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New build: Ivy bridge vs Sandy Bridge-E

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February 24, 2012 12:51:36 AM

I'm about to build my first high end desktop, and the specs are as follows:

Processor: Need help deciding between Ivy 3770k, and SB-E 3820.

Cpu cooler: Cooler master Gemini s524(already purchased).
This is the biggest cooler that will fit in my case. It only has 5mm of clearance.

Graphics: Nvidia kepler or AMD 7970?

Sli/Crossfire: Yes, but not within a year.

Ram: Gskill Sniper 4x4gb 1600mhz ram kit(already purchased)

Case: Aerocool Qx-2000(already purchased)

Psu: Old Diablotek 650 watt(soon to get Corsair HX-850)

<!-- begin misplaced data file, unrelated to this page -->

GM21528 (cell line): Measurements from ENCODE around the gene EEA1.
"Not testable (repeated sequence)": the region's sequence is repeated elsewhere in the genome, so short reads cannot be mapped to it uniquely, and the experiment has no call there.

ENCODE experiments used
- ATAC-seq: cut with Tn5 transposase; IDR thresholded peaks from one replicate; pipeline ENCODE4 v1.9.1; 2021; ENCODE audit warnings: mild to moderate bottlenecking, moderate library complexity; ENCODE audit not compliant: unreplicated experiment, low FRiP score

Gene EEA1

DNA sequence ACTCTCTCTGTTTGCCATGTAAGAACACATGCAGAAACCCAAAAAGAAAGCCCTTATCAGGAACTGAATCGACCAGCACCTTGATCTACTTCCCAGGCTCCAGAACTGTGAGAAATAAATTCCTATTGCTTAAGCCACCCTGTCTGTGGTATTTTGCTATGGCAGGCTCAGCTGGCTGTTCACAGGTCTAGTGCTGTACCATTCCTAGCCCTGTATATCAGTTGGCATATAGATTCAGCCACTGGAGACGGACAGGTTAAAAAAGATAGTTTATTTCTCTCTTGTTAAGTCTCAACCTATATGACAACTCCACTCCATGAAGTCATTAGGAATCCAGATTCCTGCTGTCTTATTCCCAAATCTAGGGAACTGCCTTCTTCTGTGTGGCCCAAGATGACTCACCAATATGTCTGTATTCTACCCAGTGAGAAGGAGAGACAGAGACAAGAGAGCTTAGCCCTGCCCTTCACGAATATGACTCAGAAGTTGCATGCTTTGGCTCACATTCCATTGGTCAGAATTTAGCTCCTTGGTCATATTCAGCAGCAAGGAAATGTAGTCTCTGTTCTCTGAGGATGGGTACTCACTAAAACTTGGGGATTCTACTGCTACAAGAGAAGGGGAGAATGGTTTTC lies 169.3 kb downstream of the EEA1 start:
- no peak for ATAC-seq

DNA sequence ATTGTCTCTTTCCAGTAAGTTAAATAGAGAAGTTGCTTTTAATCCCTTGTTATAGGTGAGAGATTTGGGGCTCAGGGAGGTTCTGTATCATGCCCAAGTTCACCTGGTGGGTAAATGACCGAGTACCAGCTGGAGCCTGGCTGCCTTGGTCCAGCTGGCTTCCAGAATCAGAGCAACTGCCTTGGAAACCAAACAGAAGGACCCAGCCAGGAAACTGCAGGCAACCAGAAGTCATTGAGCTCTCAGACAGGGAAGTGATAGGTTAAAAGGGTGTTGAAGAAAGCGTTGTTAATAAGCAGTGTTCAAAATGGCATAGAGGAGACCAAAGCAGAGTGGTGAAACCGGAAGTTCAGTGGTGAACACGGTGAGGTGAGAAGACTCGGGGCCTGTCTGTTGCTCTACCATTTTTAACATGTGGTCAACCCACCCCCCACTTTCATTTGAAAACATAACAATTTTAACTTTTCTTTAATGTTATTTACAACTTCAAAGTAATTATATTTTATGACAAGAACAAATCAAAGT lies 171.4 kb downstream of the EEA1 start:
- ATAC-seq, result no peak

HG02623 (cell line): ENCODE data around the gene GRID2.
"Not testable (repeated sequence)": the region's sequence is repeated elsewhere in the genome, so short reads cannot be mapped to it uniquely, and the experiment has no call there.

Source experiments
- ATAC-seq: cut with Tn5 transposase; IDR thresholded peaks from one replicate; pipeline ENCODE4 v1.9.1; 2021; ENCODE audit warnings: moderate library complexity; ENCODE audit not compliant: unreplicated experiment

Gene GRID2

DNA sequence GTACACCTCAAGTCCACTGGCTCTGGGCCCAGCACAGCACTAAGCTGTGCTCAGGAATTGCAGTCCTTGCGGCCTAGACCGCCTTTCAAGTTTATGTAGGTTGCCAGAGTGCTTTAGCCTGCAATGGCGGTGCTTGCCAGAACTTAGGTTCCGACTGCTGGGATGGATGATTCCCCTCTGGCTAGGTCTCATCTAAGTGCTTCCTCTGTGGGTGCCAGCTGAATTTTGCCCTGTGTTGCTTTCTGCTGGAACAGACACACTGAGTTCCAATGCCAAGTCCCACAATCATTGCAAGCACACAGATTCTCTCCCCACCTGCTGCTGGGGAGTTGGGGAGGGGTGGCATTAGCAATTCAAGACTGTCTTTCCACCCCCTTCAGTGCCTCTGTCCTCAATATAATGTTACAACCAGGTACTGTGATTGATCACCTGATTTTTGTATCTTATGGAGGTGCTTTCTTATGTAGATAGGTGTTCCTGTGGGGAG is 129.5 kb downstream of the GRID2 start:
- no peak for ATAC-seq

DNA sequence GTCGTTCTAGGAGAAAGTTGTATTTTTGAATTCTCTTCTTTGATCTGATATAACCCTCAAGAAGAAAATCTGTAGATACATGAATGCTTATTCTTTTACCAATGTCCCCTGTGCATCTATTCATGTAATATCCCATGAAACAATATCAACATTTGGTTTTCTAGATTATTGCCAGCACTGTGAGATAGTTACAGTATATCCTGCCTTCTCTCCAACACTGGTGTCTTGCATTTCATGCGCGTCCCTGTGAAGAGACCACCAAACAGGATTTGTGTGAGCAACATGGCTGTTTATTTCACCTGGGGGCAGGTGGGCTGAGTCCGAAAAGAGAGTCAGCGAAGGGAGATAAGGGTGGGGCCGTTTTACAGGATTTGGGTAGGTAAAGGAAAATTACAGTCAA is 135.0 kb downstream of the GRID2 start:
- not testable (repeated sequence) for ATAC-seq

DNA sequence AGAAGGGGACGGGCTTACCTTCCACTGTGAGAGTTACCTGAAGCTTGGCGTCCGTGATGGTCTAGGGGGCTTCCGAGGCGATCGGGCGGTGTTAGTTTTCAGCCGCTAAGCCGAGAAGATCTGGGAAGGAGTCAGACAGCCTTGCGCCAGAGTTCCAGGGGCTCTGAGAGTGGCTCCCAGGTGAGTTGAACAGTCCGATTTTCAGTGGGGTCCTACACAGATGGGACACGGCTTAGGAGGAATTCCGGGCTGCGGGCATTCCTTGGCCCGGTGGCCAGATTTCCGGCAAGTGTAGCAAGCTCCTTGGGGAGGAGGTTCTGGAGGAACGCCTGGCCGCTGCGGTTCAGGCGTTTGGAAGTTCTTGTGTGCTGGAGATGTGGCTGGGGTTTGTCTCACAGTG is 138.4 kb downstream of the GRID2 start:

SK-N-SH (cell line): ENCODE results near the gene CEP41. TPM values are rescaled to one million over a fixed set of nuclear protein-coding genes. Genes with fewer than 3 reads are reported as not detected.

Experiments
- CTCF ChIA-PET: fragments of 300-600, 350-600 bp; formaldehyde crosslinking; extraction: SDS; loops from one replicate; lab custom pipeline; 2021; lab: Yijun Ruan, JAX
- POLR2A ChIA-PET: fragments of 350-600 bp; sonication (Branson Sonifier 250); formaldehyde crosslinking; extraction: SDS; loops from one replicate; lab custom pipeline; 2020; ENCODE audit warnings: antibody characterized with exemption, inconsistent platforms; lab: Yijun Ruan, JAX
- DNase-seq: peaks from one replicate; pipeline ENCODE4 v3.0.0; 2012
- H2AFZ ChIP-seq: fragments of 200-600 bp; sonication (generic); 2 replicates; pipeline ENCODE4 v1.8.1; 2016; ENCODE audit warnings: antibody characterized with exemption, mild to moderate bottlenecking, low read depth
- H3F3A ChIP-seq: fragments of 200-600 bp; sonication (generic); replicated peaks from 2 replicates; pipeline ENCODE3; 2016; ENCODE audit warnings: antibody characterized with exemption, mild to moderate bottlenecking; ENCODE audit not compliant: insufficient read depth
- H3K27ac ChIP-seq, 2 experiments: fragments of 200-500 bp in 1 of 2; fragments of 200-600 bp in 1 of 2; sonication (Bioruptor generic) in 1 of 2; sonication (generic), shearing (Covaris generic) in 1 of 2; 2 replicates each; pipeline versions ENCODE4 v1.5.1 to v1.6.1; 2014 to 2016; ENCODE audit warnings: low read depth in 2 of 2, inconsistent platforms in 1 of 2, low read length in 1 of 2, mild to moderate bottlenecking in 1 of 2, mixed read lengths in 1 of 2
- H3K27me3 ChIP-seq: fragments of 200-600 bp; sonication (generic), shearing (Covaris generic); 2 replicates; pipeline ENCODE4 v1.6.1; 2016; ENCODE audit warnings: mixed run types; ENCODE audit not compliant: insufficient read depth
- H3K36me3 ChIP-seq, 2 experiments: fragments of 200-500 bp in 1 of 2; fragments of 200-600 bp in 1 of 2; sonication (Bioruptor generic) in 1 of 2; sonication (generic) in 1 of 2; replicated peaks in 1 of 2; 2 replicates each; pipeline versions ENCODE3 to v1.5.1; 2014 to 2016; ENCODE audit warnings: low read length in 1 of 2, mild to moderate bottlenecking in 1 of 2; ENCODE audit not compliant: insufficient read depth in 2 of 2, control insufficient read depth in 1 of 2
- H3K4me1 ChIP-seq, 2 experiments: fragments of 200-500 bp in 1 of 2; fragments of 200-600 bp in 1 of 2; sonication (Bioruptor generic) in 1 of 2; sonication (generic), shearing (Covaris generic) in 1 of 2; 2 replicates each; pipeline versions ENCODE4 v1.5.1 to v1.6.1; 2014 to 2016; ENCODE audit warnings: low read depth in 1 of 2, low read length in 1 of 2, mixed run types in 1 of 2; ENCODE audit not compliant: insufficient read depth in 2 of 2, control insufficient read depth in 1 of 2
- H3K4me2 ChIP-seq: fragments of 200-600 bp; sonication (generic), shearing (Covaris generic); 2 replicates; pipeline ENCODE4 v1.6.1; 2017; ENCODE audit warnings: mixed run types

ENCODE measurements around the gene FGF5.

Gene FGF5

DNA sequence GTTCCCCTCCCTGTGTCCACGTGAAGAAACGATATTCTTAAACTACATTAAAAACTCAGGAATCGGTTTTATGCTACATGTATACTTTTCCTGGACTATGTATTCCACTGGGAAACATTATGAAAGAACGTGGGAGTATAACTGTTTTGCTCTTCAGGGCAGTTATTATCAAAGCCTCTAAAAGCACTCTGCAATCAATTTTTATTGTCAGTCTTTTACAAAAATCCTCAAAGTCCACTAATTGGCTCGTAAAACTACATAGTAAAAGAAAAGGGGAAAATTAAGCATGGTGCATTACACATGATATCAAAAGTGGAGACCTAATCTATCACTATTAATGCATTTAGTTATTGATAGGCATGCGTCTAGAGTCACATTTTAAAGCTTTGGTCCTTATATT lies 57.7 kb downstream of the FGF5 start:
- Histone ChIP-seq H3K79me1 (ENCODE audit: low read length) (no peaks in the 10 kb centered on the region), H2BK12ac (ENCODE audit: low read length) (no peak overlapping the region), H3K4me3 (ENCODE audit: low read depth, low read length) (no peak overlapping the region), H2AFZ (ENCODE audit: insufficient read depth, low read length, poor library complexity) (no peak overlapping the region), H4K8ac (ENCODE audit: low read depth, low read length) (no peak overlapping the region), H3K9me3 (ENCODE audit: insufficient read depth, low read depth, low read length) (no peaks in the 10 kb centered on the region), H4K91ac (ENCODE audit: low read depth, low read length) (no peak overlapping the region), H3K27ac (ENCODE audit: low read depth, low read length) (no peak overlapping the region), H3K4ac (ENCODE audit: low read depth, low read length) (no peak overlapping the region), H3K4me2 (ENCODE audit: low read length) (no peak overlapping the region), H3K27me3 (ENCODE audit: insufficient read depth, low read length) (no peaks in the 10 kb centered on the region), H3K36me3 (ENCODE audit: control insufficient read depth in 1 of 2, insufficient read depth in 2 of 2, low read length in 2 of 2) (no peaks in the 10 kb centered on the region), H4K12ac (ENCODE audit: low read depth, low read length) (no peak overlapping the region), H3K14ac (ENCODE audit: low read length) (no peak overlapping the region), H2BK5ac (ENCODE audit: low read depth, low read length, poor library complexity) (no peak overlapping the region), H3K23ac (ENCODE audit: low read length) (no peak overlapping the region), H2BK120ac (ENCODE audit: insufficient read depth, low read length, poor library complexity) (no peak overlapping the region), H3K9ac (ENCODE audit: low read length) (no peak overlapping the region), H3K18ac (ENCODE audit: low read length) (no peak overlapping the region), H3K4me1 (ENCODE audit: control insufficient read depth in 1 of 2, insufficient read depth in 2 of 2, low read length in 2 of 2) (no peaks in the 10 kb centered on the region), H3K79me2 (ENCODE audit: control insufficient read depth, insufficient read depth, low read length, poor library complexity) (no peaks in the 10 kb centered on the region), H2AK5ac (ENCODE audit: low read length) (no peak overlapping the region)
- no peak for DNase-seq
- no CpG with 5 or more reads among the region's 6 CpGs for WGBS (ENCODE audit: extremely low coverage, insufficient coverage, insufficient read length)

Motherboard: Either Asus Maximus Gene-z with the Z77 chipset for Ivy, or http://www.asus.com/Motherboards/Intel_Socket_2011/Ramp... for SB-E.

Monitor: 1080p

Parts not required: Keyboard, Mouse, HDD, Disk Drive, or fans.

Processor: I am really having a hard time deciding which one to get. The only reason why I am even considering Lga 2011 at all, is because I will be able to simply drop-in an Ivy Bridge Lga 2011 six/eight core processor in the future. Is it worth it?

Gpu: I am a bit of a Nvidia fanboy from my previous experiences with laptops. HOWEVER, I have no problem with getting a 7950 or a 7970 because I hear that AMD is not so bad in the desktop sector. I am waiting for Nvidia's word on Keplar though...

Other Thoughts: I plan on buying sometime within the next three months. Money is no obstacle for the most part.